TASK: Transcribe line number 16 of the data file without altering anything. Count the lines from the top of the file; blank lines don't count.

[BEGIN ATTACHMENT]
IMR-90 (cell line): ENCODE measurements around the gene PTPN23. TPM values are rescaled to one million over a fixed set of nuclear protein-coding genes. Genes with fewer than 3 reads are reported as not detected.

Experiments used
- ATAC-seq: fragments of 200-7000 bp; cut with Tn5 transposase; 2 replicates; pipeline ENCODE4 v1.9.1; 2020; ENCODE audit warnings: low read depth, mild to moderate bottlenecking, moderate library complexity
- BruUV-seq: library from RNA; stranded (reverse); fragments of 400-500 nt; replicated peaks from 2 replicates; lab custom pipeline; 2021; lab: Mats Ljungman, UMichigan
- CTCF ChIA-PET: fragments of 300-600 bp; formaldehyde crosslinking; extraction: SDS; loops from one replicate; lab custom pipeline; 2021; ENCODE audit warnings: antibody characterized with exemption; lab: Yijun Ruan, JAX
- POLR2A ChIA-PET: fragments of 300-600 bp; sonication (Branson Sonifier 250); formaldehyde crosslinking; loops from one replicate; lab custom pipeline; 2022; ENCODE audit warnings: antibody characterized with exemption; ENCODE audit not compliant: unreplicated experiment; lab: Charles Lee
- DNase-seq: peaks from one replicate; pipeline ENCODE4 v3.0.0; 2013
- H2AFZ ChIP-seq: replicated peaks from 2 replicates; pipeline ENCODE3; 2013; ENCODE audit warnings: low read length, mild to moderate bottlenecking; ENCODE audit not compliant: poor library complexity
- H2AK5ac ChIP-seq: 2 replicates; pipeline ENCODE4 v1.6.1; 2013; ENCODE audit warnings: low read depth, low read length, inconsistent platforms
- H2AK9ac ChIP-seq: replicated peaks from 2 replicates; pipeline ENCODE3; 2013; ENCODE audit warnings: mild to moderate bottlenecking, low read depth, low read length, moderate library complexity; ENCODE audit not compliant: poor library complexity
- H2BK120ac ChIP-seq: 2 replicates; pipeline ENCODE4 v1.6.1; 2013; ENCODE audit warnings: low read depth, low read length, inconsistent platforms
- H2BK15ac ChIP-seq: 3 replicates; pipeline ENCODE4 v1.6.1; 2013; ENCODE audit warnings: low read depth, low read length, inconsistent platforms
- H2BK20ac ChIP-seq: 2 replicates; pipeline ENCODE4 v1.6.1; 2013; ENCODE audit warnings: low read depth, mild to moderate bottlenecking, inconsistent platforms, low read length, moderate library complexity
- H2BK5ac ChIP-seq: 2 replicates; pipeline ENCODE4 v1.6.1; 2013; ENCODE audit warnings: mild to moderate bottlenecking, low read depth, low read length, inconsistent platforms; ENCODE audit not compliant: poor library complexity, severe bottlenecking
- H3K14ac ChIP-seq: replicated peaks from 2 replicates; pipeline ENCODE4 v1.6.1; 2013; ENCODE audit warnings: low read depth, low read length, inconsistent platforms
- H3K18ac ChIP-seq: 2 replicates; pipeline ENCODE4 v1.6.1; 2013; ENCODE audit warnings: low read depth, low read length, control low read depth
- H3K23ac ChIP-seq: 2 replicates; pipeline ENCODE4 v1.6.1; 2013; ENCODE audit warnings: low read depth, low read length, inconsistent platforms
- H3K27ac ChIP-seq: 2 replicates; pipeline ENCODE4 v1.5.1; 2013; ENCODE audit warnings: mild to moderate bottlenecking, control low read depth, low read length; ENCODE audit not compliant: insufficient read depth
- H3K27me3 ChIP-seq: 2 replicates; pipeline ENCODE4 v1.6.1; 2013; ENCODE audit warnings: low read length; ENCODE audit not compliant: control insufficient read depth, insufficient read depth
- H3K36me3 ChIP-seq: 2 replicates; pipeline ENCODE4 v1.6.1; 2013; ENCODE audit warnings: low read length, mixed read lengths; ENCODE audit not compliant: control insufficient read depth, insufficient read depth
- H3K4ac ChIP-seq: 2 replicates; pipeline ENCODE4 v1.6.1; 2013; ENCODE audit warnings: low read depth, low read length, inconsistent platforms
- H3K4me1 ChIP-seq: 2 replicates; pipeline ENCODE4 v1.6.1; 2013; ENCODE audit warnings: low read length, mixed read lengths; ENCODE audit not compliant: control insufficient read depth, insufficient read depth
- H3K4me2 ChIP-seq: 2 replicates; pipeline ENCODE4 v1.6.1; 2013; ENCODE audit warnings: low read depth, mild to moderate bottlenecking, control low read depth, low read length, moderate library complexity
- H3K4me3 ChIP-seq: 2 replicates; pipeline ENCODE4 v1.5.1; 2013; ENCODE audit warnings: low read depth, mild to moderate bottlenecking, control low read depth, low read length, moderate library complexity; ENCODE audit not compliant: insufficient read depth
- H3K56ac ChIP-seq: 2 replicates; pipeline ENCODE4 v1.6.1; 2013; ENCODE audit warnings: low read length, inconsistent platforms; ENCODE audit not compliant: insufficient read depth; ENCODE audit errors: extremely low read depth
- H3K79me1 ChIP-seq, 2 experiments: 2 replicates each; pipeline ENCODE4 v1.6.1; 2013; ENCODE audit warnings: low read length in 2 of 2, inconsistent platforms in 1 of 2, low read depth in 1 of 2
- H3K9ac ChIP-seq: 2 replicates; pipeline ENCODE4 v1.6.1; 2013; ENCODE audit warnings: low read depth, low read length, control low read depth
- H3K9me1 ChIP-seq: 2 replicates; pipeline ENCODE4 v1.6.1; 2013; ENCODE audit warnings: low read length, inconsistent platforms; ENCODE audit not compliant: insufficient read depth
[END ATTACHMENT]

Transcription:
- H3K18ac ChIP-seq: 2 replicates; pipeline ENCODE4 v1.6.1; 2013; ENCODE audit warnings: low read depth, low read length, control low read depth